The rationale for data governance (and cleaning) is because data is gathered without informing the people generating it of the purpose behind collecting it. As more and more digital business models are generated, there will be an ever-increasing reliance on complex data governance and cleaning models to ensure that the data generated isn’t “garbage in – garbage out” (GIGO). In fact, many companies are discussing generating synthetic (“fake”) data as a much simpler way to create the data sets they need to generate productive analytics.


But what if a different way were possible? What if, instead of jury-rigging a hidden, poorly consented system to obtain vital data, companiesneeded to ask for permission?


What if companies asked people for their permission, directly and transparently, and explained what they needed the data for – and paid the individual for sharing their data, which is actually a reflection of them?


After all, to get that type of data companies need, don’t they owe it to people to give them a reason to share their data? Now don’t get me wrong—“saving your life” or other things are great emotional reasons that members would still do this. But what about when the individual is not sick or dealing with a severe chronic disease, but is someone they want to learn from to help prevent these situations in the future?


What if the data were not directly leveraged for delivering care but for learning and helping institutions in the space think differently about the medication that is being created, or treatment that could be offered so when and if that situation occurs they are ready?


This is why all of us need to think differently about this value chain and ask:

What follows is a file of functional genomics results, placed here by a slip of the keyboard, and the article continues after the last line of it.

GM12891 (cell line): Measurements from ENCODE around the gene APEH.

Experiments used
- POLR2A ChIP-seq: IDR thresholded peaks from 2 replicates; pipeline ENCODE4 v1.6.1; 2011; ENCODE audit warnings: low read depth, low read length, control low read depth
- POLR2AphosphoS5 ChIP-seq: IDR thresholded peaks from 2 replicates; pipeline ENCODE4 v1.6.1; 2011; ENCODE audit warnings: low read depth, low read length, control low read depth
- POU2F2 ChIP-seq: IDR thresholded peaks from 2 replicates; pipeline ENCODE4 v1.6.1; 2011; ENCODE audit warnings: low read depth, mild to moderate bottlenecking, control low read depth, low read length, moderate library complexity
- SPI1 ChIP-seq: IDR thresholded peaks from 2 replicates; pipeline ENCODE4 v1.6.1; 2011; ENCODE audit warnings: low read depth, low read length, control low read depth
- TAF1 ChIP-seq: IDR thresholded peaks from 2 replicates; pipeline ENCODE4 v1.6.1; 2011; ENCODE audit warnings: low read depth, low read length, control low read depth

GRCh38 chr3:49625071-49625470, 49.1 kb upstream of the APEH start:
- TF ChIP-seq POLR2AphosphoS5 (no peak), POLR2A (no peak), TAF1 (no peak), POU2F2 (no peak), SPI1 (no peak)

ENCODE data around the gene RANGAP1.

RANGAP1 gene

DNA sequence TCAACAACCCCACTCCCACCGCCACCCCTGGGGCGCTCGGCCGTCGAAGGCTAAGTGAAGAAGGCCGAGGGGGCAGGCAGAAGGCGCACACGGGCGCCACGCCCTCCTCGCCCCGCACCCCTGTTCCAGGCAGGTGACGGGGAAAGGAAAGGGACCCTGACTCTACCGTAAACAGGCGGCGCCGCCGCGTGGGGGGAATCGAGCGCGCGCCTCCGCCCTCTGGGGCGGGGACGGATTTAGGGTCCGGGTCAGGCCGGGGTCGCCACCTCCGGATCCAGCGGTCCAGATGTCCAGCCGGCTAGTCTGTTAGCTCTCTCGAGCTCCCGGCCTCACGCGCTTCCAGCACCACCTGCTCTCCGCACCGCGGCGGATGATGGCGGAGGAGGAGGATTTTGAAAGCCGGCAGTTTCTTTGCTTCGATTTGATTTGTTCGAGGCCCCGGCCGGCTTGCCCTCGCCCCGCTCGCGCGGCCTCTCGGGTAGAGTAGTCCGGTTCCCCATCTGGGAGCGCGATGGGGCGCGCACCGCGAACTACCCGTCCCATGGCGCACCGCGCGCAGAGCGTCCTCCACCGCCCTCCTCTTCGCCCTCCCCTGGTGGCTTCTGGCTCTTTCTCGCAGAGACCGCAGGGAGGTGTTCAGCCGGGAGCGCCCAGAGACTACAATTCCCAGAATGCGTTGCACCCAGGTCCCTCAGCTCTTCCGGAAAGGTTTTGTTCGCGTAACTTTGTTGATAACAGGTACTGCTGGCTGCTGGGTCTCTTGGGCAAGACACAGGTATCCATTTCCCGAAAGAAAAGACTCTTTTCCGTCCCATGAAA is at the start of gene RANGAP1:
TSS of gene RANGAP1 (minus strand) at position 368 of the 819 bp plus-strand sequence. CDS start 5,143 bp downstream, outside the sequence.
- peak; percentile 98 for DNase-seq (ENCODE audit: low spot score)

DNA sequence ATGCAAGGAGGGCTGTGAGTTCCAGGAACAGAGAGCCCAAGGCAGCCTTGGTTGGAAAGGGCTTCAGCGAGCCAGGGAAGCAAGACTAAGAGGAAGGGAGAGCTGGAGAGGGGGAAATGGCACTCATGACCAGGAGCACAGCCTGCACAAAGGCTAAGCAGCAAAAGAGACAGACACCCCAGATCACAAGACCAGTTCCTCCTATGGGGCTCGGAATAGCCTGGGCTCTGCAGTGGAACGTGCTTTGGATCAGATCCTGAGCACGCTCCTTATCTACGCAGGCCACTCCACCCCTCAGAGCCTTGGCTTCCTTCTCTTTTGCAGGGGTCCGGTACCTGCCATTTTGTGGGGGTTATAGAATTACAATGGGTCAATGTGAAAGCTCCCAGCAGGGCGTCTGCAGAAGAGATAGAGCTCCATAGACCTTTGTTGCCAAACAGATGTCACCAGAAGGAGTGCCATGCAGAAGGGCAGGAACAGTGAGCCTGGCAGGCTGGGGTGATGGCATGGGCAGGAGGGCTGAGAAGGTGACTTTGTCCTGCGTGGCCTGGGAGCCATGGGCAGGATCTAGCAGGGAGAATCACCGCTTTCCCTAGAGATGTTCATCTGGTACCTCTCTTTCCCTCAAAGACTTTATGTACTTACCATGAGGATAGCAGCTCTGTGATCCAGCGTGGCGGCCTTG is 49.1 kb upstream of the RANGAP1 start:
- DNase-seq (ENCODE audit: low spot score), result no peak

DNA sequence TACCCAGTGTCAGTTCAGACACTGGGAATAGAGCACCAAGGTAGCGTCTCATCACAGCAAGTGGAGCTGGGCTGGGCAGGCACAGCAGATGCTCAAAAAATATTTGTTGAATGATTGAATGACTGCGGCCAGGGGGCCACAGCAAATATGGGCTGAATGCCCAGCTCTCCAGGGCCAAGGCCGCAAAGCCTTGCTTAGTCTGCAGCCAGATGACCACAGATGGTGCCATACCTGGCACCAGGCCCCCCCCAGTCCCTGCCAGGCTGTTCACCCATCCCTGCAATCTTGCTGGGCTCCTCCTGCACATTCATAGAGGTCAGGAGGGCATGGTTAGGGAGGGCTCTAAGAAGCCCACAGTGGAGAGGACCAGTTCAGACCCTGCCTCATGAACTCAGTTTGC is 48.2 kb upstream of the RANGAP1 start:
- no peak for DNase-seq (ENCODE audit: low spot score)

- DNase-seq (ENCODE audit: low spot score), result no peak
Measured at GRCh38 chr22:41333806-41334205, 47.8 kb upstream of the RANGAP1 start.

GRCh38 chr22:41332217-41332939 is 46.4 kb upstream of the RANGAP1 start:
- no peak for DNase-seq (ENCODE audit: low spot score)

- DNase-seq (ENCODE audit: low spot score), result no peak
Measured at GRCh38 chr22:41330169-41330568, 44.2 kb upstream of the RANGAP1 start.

• What’s in it for the member?
  • Can they get paid?
  • Can they get some type of credit?
  • Can this very personal and meaningful information that individuals are so willing to share be accurately tracked so companies can offer transparency?


These are all interesting concepts that already have some precedent in the sharing/renting economy such as Uber and AirBnB, and will have to be adapted for data sharing. The key will be how we can insert the individual in the middle, and structure both transparent consent and transparent use of the data. Currently, these major decisions on how to use and even monetize our data are being made for us with little transparency – and this will have to change.


We have the opportunity to take control, make these changes, demand to be asked for permission, and most importantly create the transparency that’s vital to establishing trust and ushering in the benefits we know are possible.


This our chance to declare our 31sthuman right: A person’s data is their private property. No one should have the right to take, exploit, or profit from an individual’s data without their permission.


George Mathew, M.D., MBA, FACP is a member of the Advisory Board. He is also the Chief Medical Officer for the Americas Healthcare organization for DXC Technology, the entity created by the merger between Hewlett Packard Enterprise Services and CSC. In this role, Dr. Mathew serves as the clinical expert and healthcare thought leader to healthcare clients in the transforming healthcare marketplaces of payer, provider, life sciences, and state and local Medicaid business.

Milind Shah is recognized as an innovator in the HealthCare and Financial Services industry with an 18+ year track record of success, mostly as an independent consultant. He help organizations of different sizes from startups to large Fortune 50 companies with their 3-5 year strategic plans. Shah specializes in thinking about new business models and growth opportunities while keeping in mind concepts like Design, Innovation, and Strategy.